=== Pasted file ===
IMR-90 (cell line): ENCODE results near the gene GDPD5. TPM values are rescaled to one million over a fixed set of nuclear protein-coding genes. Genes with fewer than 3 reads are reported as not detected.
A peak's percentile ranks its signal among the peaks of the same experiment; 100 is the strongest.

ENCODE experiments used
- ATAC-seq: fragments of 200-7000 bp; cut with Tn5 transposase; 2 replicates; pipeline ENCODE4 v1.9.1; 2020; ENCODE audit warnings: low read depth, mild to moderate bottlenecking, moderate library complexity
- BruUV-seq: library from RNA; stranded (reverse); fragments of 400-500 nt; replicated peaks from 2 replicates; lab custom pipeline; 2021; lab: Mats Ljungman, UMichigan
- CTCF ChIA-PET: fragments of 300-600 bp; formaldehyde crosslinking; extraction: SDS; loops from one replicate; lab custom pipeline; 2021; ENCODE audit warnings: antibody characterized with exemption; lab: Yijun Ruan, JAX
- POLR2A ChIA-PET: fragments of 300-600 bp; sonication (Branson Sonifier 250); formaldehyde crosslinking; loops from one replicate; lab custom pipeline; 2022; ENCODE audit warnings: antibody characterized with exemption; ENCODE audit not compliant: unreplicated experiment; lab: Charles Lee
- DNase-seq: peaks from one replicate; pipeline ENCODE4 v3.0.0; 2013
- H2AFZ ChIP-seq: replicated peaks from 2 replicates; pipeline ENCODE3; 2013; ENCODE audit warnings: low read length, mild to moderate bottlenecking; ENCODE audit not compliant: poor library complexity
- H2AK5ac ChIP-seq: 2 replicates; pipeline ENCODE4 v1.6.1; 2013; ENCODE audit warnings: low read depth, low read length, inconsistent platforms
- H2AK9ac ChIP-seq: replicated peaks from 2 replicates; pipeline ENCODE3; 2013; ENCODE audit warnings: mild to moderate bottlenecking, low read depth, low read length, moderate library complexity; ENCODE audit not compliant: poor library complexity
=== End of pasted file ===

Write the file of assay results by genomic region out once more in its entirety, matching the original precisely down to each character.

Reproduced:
IMR-90 (cell line): ENCODE results near the gene GDPD5. TPM values are rescaled to one million over a fixed set of nuclear protein-coding genes. Genes with fewer than 3 reads are reported as not detected.
A peak's percentile ranks its signal among the peaks of the same experiment; 100 is the strongest.

ENCODE experiments used
- ATAC-seq: fragments of 200-7000 bp; cut with Tn5 transposase; 2 replicates; pipeline ENCODE4 v1.9.1; 2020; ENCODE audit warnings: low read depth, mild to moderate bottlenecking, moderate library complexity
- BruUV-seq: library from RNA; stranded (reverse); fragments of 400-500 nt; replicated peaks from 2 replicates; lab custom pipeline; 2021; lab: Mats Ljungman, UMichigan
- CTCF ChIA-PET: fragments of 300-600 bp; formaldehyde crosslinking; extraction: SDS; loops from one replicate; lab custom pipeline; 2021; ENCODE audit warnings: antibody characterized with exemption; lab: Yijun Ruan, JAX
- POLR2A ChIA-PET: fragments of 300-600 bp; sonication (Branson Sonifier 250); formaldehyde crosslinking; loops from one replicate; lab custom pipeline; 2022; ENCODE audit warnings: antibody characterized with exemption; ENCODE audit not compliant: unreplicated experiment; lab: Charles Lee
- DNase-seq: peaks from one replicate; pipeline ENCODE4 v3.0.0; 2013
- H2AFZ ChIP-seq: replicated peaks from 2 replicates; pipeline ENCODE3; 2013; ENCODE audit warnings: low read length, mild to moderate bottlenecking; ENCODE audit not compliant: poor library complexity
- H2AK5ac ChIP-seq: 2 replicates; pipeline ENCODE4 v1.6.1; 2013; ENCODE audit warnings: low read depth, low read length, inconsistent platforms
- H2AK9ac ChIP-seq: replicated peaks from 2 replicates; pipeline ENCODE3; 2013; ENCODE audit warnings: mild to moderate bottlenecking, low read depth, low read length, moderate library complexity; ENCODE audit not compliant: poor library complexity